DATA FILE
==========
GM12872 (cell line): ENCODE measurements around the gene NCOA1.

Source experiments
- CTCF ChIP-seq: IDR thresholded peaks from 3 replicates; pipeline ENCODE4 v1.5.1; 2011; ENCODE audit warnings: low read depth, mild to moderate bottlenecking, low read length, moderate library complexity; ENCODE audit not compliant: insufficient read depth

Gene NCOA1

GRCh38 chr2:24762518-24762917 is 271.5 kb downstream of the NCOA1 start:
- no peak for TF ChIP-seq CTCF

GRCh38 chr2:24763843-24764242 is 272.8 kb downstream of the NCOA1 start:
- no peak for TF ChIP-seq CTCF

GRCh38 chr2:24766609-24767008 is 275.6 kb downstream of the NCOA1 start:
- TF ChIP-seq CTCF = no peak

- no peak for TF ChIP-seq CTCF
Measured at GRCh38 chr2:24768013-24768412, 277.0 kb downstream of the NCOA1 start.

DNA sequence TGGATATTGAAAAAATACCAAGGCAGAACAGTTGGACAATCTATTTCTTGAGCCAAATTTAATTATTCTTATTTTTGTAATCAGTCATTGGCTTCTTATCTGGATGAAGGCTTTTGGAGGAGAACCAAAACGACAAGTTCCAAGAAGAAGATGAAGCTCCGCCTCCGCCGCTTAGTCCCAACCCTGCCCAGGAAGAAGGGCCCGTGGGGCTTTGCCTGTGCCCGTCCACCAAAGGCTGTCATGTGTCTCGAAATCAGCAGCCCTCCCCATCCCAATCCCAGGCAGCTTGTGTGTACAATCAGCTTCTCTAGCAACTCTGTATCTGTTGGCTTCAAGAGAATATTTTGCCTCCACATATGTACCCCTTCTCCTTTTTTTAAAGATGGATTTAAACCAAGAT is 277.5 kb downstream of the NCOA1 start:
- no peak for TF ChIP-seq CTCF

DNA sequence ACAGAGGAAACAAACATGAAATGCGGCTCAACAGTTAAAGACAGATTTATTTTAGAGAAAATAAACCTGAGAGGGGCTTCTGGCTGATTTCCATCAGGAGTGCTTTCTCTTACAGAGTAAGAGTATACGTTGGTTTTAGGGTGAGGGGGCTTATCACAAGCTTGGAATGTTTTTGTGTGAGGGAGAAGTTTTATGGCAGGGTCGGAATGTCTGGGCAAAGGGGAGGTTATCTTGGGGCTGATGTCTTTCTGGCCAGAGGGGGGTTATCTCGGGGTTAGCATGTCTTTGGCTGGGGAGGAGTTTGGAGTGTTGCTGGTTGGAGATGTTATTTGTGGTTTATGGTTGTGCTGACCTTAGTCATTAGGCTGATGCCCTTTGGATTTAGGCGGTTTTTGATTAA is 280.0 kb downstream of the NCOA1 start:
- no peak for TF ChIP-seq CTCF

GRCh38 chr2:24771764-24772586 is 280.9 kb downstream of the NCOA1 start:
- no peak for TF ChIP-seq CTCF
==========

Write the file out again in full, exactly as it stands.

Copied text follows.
GM12872 (cell line): ENCODE measurements around the gene NCOA1.

Source experiments
- CTCF ChIP-seq: IDR thresholded peaks from 3 replicates; pipeline ENCODE4 v1.5.1; 2011; ENCODE audit warnings: low read depth, mild to moderate bottlenecking, low read length, moderate library complexity; ENCODE audit not compliant: insufficient read depth

Gene NCOA1

GRCh38 chr2:24762518-24762917 is 271.5 kb downstream of the NCOA1 start:
- no peak for TF ChIP-seq CTCF

GRCh38 chr2:24763843-24764242 is 272.8 kb downstream of the NCOA1 start:
- no peak for TF ChIP-seq CTCF

GRCh38 chr2:24766609-24767008 is 275.6 kb downstream of the NCOA1 start:
- TF ChIP-seq CTCF = no peak

- no peak for TF ChIP-seq CTCF
Measured at GRCh38 chr2:24768013-24768412, 277.0 kb downstream of the NCOA1 start.

DNA sequence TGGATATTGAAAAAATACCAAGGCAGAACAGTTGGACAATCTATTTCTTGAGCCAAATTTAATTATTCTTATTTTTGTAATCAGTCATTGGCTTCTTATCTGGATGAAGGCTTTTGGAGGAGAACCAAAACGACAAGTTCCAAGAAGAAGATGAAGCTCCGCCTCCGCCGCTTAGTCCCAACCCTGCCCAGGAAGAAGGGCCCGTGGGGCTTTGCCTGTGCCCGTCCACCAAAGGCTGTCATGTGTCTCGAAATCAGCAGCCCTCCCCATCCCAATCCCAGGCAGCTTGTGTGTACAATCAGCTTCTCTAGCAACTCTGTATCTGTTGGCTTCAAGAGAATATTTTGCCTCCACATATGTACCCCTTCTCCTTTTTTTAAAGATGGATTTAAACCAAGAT is 277.5 kb downstream of the NCOA1 start:
- no peak for TF ChIP-seq CTCF

DNA sequence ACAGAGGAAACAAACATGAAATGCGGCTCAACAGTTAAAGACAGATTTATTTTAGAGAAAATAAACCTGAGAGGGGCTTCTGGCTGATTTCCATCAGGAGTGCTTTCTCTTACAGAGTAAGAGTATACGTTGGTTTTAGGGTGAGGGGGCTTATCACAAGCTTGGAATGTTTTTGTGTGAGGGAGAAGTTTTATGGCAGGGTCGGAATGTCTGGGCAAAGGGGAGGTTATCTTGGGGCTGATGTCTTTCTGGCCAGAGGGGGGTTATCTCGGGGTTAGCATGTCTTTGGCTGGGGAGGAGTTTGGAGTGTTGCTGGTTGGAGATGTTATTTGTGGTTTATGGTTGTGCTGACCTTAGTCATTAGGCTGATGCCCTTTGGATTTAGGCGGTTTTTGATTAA is 280.0 kb downstream of the NCOA1 start:
- no peak for TF ChIP-seq CTCF

GRCh38 chr2:24771764-24772586 is 280.9 kb downstream of the NCOA1 start:
- no peak for TF ChIP-seq CTCF